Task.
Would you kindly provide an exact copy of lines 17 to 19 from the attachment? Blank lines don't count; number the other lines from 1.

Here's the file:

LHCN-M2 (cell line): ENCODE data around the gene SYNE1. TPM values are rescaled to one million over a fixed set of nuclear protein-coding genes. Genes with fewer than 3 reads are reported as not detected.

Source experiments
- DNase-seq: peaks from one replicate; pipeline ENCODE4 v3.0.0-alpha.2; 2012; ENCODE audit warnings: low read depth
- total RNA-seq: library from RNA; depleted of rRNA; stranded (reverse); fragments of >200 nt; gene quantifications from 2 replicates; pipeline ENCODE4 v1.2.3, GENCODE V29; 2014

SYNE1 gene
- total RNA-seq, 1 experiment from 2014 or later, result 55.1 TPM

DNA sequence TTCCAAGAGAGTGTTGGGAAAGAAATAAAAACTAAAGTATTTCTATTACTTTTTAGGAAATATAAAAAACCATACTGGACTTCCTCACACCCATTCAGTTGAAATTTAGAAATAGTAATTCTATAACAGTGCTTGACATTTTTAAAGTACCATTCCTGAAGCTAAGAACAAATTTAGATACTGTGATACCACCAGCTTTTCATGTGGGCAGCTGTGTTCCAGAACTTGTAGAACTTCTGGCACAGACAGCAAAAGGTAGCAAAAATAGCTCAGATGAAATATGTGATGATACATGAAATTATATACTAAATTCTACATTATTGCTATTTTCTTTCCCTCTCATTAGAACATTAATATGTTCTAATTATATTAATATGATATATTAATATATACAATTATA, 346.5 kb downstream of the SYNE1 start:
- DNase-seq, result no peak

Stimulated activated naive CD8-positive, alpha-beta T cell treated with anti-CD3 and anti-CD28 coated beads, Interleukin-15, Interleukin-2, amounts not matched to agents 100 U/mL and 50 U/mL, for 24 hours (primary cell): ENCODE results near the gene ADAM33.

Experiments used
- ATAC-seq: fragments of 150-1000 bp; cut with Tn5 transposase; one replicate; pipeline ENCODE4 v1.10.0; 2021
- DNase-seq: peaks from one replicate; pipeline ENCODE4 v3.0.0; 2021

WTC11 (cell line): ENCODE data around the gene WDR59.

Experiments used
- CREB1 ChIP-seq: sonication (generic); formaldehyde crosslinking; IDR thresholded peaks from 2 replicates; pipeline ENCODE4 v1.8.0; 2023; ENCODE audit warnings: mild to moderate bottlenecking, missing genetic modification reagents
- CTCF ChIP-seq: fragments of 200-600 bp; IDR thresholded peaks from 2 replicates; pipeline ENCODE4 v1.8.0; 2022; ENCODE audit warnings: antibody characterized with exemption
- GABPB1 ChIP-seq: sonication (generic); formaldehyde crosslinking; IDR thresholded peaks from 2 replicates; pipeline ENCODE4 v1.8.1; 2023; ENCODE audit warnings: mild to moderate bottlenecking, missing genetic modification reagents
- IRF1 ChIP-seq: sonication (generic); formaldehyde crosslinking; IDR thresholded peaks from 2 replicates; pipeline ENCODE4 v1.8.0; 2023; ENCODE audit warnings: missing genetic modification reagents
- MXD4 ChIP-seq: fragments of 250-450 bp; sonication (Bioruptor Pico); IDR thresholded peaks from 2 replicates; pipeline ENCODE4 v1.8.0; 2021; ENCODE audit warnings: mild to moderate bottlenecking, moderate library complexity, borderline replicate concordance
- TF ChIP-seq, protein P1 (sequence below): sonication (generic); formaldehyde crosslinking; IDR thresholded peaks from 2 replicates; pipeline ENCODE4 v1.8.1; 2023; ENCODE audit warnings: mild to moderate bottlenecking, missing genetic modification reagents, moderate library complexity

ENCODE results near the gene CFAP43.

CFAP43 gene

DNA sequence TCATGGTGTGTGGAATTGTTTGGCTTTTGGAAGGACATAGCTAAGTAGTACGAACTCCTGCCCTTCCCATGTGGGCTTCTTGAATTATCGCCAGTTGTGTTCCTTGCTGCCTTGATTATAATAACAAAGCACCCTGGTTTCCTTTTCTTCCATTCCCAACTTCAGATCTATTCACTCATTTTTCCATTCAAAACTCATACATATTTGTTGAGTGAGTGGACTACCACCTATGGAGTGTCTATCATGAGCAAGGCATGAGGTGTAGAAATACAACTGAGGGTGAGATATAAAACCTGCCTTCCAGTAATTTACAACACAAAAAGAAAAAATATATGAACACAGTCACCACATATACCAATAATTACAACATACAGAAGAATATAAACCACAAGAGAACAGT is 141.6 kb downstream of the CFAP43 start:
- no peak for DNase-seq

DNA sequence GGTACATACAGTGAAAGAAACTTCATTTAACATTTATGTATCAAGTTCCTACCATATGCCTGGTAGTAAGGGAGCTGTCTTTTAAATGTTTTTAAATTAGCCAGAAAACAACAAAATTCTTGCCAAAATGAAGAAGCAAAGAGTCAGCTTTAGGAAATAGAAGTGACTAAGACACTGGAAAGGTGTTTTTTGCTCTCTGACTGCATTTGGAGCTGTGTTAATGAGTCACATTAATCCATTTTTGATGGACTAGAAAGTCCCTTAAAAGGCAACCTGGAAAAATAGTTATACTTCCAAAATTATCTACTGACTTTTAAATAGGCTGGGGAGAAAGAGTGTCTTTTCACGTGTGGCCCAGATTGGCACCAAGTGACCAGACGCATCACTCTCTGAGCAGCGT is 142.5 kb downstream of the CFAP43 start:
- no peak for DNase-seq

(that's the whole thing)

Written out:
- GABPB1 ChIP-seq: sonication (generic); formaldehyde crosslinking; IDR thresholded peaks from 2 replicates; pipeline ENCODE4 v1.8.1; 2023; ENCODE audit warnings: mild to moderate bottlenecking, missing genetic modification reagents
- IRF1 ChIP-seq: sonication (generic); formaldehyde crosslinking; IDR thresholded peaks from 2 replicates; pipeline ENCODE4 v1.8.0; 2023; ENCODE audit warnings: missing genetic modification reagents
- MXD4 ChIP-seq: fragments of 250-450 bp; sonication (Bioruptor Pico); IDR thresholded peaks from 2 replicates; pipeline ENCODE4 v1.8.0; 2021; ENCODE audit warnings: mild to moderate bottlenecking, moderate library complexity, borderline replicate concordance